Looks like we’re going to get a full dose of government this week, some good but mostly bad.

Seems another gate has gone up to block access to pretty darned good fishing holes.

This time it’s the Orange Grove area in Terrebonne Parish.

I spent a day in these canals years ago with a young Mike Iaconelli, who qualified for the Bassmaster Classic in New Orleans while he was an amateur angler. He worked his way up from 10th place that final day to finish his first Classic in fifth place. He returned to south Louisiana a handful of years later to win the then-$500,000 Classic champion’s prize money.

This vast network has swallowed up freshwater fishermen for years, and now they are denied access by a gate.

The Louisiana Sportsmen’s Coalition stays on top of such things, and its growing number of members are fighting to keep this area from adding miles to the list of coastal and near-coast waterways denied to anglers access.

The issue appears to be the rush to permit construction of the gates, a permit approved by Terrebonne Parish’s Mart Black, the director of the parish’s Office of Coastal Restoration and Preservation.

In an alert to members, the LASC indicated its research discovered the Army Corps of Engineers never received an application for a permit to build the gates.

Furthermore, Terrebonne Parish scheduled a public hearing in March, but the meeting was, according to the LASC, “...shut down due to COVID-19 social distancing.”

The LASC further stated Black said he approved gate construction permit after receiving no negative comments.

Heavy email and telephone traffic prompted Black's response: “I support your efforts to keep fishing free and open in Terrebonne Parish. Losing these areas due to gates is costing the parish money. A solution needs to be found.

“My charge deals with impacts to vegetated wetlands under federal and state legislation, not with gates on private property. All required public notice postings were followed for this permit. The long-term solution to this can only be found in Baton Rouge with the (state) Legislature. A law should be enacted which prohibits such gates but carefully and fairly balances the needs of the property owners and the public, the fishing community."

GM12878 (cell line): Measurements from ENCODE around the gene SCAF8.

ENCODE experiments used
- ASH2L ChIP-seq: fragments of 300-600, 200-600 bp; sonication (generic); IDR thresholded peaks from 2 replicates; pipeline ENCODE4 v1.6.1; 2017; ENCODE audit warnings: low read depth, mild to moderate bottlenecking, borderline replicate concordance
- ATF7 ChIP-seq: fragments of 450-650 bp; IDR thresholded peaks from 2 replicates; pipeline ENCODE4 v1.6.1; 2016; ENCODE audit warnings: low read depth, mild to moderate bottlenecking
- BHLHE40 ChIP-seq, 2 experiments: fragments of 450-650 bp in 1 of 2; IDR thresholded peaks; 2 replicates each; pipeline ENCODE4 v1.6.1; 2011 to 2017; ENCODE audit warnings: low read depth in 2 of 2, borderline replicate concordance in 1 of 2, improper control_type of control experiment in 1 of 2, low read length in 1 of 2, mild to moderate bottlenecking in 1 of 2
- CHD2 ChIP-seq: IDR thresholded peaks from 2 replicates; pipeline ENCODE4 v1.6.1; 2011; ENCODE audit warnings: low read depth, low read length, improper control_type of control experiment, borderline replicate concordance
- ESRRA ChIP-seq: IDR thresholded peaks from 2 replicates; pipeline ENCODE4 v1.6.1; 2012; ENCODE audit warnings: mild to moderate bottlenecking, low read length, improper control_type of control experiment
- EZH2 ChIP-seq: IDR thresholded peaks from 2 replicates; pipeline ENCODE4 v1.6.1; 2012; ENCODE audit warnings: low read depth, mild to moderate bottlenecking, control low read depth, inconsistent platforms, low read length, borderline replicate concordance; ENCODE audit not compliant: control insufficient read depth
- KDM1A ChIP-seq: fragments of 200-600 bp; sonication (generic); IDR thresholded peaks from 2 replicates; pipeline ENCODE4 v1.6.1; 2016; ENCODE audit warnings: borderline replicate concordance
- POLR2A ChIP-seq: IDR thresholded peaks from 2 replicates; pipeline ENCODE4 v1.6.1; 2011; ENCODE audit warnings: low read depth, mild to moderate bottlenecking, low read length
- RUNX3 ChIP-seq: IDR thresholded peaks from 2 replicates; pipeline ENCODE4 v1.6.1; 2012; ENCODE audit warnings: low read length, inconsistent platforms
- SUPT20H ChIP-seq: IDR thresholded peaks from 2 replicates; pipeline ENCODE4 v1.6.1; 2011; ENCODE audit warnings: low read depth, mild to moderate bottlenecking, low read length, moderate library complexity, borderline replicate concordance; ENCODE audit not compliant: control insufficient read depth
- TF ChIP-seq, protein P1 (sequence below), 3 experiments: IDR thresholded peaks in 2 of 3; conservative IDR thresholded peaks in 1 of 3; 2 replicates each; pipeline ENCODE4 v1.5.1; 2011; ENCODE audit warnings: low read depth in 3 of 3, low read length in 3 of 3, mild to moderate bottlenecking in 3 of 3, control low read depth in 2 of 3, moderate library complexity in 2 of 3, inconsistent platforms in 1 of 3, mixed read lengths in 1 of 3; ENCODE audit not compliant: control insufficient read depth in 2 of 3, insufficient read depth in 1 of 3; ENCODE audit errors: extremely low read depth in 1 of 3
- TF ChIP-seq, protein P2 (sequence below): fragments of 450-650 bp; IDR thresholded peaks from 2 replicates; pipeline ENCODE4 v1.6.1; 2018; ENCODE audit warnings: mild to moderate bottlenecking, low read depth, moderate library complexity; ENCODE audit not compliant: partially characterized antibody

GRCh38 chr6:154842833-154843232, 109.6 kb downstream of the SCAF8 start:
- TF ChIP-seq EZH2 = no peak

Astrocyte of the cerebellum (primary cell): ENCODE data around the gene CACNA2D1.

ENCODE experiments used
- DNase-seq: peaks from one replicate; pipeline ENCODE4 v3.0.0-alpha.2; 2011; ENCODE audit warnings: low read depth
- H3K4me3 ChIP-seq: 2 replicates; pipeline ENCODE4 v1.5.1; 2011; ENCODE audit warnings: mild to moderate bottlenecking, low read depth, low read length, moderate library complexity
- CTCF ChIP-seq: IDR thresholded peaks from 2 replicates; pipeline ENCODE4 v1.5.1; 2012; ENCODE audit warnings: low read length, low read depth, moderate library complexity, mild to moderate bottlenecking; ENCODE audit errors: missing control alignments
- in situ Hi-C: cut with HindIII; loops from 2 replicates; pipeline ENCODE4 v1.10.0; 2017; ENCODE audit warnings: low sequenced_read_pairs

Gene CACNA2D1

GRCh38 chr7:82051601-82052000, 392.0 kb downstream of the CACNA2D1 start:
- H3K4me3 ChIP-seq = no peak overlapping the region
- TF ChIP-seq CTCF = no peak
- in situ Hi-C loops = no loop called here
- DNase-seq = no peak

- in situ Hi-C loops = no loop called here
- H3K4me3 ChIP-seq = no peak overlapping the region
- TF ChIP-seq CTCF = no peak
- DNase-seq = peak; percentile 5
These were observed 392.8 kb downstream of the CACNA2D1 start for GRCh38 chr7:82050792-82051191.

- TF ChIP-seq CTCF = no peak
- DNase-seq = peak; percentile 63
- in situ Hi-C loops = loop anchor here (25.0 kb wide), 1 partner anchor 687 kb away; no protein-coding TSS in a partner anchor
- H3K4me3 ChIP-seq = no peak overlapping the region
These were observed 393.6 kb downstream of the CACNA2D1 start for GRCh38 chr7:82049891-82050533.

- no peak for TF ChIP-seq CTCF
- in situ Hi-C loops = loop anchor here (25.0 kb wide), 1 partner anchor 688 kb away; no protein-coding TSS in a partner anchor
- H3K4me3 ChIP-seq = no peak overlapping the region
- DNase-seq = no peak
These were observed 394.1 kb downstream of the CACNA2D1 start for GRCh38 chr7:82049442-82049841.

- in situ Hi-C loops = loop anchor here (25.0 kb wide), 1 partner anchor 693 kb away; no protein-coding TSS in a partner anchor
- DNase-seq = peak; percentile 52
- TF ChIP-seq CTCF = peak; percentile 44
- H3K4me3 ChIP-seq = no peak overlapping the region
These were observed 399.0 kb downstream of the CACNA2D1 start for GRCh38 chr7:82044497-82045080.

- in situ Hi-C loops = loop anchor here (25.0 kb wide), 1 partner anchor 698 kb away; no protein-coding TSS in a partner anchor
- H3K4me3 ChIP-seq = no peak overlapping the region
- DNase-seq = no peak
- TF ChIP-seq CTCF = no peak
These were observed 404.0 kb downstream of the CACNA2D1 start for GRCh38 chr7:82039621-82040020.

A public meeting is set for 5 p.m. Tuesday at the Regional Military Museum, 1154 Barrow Street in Houma.

A first

Lily Bergeron broke the ice Saturday when she became the first girl to place in the 10 years of Junior Southwest Bassmasters’ monthly tournament.

She won the 11-14 age group with a five-bass catch weighing 11.48 pounds, and had the group’s big bass, a 3.03-pounder.

Hanson Chaney came in with the heavy stringer, 14.36 pounds, to win the 15-18 age group, and Beau Smith won in the age 7-10 group with 10.49 pounds. All nine places were taken by youngsters bringing in five-bass limits.

Although they launched from the Amelia Landing, several boats worked through “no wake” zones to get into the Belle River area.

Club moderator Jim Breaux reported the top lures were spinnerbaits, crankbaits, topwater Whopper Ploppers, frogs, Sinkos, D-Bombs and crawfish imitations.

• Trusted False River reporter Sam Pernici told of the big-time catfish run on the oxbow, a catch of “...20-25 nice 13-15 inch catfish. Worms work the best, and the gnats seem to be slowing down.”

• Fishermen 15 years and younger can enter a 27th annual, and now virtual, Youth Fishing Rodeo set June 13-14 and sponsored by U.S. Fish & Wildlife Service on the Southeast Louisiana National Wildlife Refuges.

More info will come next Sunday. Youngsters will be able to fish anywhere in Louisiana, and you won’t have to register.

More thorns